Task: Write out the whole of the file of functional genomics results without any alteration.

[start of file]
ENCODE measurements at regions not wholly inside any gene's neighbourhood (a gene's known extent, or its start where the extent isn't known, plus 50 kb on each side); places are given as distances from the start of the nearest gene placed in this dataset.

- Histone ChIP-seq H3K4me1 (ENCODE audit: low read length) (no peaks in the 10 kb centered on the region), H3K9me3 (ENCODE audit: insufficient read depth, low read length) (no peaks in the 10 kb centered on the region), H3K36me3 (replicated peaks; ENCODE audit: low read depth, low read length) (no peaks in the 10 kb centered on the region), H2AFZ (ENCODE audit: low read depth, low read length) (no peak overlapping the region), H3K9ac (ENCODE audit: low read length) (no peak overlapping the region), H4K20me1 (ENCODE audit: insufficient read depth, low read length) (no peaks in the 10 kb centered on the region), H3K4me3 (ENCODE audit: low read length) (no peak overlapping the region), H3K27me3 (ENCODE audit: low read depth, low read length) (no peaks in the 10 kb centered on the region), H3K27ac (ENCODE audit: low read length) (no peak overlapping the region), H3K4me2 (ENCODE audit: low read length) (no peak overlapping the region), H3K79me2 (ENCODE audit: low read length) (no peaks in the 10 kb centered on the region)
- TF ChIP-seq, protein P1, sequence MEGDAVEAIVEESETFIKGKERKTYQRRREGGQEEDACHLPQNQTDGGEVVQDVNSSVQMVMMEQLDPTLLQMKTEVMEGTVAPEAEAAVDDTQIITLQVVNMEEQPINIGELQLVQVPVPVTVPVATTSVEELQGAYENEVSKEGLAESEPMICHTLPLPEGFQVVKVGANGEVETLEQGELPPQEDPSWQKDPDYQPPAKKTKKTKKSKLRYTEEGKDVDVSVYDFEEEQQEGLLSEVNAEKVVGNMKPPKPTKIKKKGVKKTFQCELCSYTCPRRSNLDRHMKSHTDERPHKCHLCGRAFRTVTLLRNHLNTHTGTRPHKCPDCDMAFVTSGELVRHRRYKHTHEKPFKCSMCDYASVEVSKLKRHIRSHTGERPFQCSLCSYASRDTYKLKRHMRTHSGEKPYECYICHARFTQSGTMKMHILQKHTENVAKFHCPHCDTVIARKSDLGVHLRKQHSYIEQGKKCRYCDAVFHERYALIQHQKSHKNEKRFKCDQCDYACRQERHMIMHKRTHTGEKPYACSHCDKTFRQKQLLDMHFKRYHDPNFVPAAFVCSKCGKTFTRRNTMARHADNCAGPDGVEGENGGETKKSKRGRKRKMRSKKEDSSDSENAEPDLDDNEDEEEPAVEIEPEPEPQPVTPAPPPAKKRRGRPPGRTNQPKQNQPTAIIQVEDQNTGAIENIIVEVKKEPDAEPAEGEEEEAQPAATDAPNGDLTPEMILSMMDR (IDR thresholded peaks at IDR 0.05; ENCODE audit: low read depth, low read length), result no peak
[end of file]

ENCODE measurements at regions not wholly inside any gene's neighbourhood (a gene's known extent, or its start where the extent isn't known, plus 50 kb on each side); places are given as distances from the start of the nearest gene placed in this dataset.

- Histone ChIP-seq H3K4me1 (ENCODE audit: low read length) (no peaks in the 10 kb centered on the region), H3K9me3 (ENCODE audit: insufficient read depth, low read length) (no peaks in the 10 kb centered on the region), H3K36me3 (replicated peaks; ENCODE audit: low read depth, low read length) (no peaks in the 10 kb centered on the region), H2AFZ (ENCODE audit: low read depth, low read length) (no peak overlapping the region), H3K9ac (ENCODE audit: low read length) (no peak overlapping the region), H4K20me1 (ENCODE audit: insufficient read depth, low read length) (no peaks in the 10 kb centered on the region), H3K4me3 (ENCODE audit: low read length) (no peak overlapping the region), H3K27me3 (ENCODE audit: low read depth, low read length) (no peaks in the 10 kb centered on the region), H3K27ac (ENCODE audit: low read length) (no peak overlapping the region), H3K4me2 (ENCODE audit: low read length) (no peak overlapping the region), H3K79me2 (ENCODE audit: low read length) (no peaks in the 10 kb centered on the region)
- TF ChIP-seq, protein P1, sequence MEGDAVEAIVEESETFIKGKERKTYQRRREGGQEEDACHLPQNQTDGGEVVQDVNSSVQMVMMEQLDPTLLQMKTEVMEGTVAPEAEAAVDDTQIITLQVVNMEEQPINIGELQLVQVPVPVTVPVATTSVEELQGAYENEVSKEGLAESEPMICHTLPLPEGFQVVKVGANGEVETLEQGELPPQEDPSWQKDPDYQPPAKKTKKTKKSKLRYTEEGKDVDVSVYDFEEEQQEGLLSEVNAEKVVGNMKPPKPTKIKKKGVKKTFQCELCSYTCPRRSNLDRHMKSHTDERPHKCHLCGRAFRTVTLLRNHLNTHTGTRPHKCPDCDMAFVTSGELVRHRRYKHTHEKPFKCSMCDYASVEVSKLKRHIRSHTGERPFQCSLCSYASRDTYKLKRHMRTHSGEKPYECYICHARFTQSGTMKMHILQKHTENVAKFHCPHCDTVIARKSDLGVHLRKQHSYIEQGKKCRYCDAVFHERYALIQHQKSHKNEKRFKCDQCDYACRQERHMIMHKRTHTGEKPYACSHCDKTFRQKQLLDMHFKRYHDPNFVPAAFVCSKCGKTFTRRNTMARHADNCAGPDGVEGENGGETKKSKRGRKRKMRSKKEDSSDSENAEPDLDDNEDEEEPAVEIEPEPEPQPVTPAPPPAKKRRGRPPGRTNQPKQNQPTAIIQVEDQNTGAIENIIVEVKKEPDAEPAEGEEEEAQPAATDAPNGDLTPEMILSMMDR (IDR thresholded peaks at IDR 0.05; ENCODE audit: low read depth, low read length), result no peak